Tailoring student recruitment for diversity & inclusion

Jul 27, 2020 | Attraction & marketing

Emma Miles from RMP Enterprise considers how far UK students believe that diversity and inclusion-friendly recruitment and workplaces lead to more representative companies.

Research among more than 1,600 UK students across 74 universities – commissioned by RMP Enterprise – found that 79% of UK students either agree with or don’t object to companies hosting recruitment events deliberately aimed at women, BAME or undergraduates from lower socio-economic backgrounds.

The vast majority (95%) of students think diversity and inclusion is important in the workplace and 82% are comfortable with employers staging events designed specifically for women. Students with similar views about companies attracting people from lower socio-economic backgrounds totals 81%. However, slightly fewer (74%) are comfortable with similar approaches for students from different ethnic backgrounds.

Institute of Student Employers’ report, Covid-19: impact of the crisis on student recruitment and development, showing that new graduate roles will be cut by 12% this year and internship/placements cut by 40%, could be an opportunity for employers to reach a wider pool of talent and move away from targeted university lists.

We now have to live more digitally and this offers employers the chance to become more accessible and attract the best talent from all walks of life.

Based on our research – co-funded by some of the UK’s largest graduate recruiters including, Bank of America, Citi and Mazars – RMP Enterprise has launched an ‘Open Door’ event to improve how accessible employers are to students from all backgrounds. This digital event, open to all students regardless of their university, degree background, demographic or year group, will provide a way for students from all backgrounds to meet employers virtually and receive resources to support them with their mental health and wellbeing.

Based on our research, here are six ways that employers can attract diverse talent:

  1. Be clear on why you are asking for personal information

Half (48%) of students did not know why employers ask for personal information with 18% of BAME students saying they felt employers used it to see who would not fit in. Eight per cent of students said they had considered changing their names on job applications. With many employers capturing personal information at the first point of engagement or during the application process, it’s important to educate students and be really clear on why companies need this information.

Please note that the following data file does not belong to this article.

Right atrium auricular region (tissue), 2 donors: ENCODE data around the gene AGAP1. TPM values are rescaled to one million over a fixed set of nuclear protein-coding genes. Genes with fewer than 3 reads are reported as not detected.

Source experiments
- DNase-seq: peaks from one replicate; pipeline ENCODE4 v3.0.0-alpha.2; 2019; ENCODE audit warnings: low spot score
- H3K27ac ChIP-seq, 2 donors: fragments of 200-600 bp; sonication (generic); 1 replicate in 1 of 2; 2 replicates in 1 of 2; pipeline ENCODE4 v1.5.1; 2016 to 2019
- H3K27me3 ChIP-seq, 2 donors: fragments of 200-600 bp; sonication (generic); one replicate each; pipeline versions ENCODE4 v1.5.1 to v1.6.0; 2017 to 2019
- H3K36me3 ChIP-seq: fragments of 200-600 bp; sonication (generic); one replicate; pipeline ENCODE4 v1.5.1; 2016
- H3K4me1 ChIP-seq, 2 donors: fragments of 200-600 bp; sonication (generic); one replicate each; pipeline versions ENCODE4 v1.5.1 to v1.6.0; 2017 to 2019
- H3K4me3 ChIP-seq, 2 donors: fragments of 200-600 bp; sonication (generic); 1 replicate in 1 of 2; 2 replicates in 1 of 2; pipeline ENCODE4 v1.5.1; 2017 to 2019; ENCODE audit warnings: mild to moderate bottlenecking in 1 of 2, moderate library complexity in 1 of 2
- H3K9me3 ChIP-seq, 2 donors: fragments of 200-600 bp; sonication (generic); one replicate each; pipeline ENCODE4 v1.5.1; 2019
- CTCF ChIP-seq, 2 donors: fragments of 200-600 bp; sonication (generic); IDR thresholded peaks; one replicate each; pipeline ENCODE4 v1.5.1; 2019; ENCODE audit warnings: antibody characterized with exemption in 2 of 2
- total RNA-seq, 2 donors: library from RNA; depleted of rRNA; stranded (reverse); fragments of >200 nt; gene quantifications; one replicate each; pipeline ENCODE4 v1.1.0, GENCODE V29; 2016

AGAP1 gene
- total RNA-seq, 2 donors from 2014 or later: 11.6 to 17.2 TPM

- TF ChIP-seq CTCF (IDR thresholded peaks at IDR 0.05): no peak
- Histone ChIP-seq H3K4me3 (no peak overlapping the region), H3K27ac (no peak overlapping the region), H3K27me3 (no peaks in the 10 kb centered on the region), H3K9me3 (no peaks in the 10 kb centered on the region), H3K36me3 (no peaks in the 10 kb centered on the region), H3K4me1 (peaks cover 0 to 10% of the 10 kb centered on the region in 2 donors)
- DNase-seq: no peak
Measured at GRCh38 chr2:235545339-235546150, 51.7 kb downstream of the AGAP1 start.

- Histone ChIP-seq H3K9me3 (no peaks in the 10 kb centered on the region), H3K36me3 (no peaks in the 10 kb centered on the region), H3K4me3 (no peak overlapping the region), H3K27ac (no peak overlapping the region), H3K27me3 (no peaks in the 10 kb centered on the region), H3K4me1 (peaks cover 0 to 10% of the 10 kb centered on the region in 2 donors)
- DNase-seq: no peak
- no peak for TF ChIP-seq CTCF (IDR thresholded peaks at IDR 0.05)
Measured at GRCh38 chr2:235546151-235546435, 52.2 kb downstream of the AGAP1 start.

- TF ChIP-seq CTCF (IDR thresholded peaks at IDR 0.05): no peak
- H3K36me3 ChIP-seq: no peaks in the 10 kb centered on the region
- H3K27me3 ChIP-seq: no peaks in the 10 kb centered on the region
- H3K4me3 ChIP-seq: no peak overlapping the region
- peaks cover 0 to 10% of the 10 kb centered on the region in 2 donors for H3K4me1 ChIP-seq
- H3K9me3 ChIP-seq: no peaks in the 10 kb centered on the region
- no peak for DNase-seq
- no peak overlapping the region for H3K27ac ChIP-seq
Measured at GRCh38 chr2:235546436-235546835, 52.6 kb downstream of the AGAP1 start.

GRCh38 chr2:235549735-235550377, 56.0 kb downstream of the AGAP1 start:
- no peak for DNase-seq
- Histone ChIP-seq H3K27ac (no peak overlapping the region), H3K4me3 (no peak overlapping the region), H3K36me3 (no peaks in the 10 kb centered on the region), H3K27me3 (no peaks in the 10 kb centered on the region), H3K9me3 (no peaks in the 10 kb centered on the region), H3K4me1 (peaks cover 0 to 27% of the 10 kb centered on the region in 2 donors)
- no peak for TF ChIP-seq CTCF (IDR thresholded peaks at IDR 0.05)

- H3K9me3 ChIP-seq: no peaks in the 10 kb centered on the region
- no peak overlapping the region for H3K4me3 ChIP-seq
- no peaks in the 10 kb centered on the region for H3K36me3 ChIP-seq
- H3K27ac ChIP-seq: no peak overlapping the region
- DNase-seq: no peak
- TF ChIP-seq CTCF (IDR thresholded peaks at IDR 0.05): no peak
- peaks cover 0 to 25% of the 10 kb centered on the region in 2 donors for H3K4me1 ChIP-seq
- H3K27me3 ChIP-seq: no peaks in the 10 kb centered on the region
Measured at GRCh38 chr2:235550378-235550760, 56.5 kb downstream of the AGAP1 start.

1. Remove barriers and be flexible

Almost a fifth of students have missed an interview due to work commitments and 15% because of financial constraints. Employers need to remove barriers to entry – such as travel costs or financial loss through taking time off work to attend face-to-face interviews – and increase accessibility through digital events, competitions and virtual assessment centres to ensure nobody is excluded.

  1. Work should align with employee values

Eighty-four per cent of students believe it’s very important to match work to their personal values. White Welsh students value this more than other ethnic groups (90%); however, BAME students follow closely, at 88%. This factor comes third most important for women and men, but with eight percentage points more for women (88%). People with a disability also place it third (84%).

  1. Provide mental health initiatives

Offering mental health initiatives ranks more highly than salary among almost 80% of students overall, whether white or BAME. Four ethnic groups – black African/Caribbean, northern Irish, Scottish and Welsh – each show 100% support for this element of D&I. For people with a disability, this comes joint first.

  1. Salary

Overall, salary is a motivator of high importance during job hunting for 74% of students. By ethnicity, white northern Irish students are most concerned about salary (88%), with 81% of BAME students saying it’s important. By gender, women and men both rank it fourth (74% vs 73% respectively) while it rates similarly for 67% of disabled students.

  1. Being part of a diverse workforce

This is very important for 56% of students overall, with fewer than one-fifth (17%) deeming it of lowest importance. BAME students share this view more strongly than the overall sample, with 65% saying it is important to them. Women put this factor in fifth place at 63%, a figure 23 percentage points higher than men, who place it seventh. For disabled students, this ranks fifth (59%). Companies showcasing their D&I initiatives to potential employees – such as support for mental health and well-being – is an important part of attracting this generation of undergraduates.






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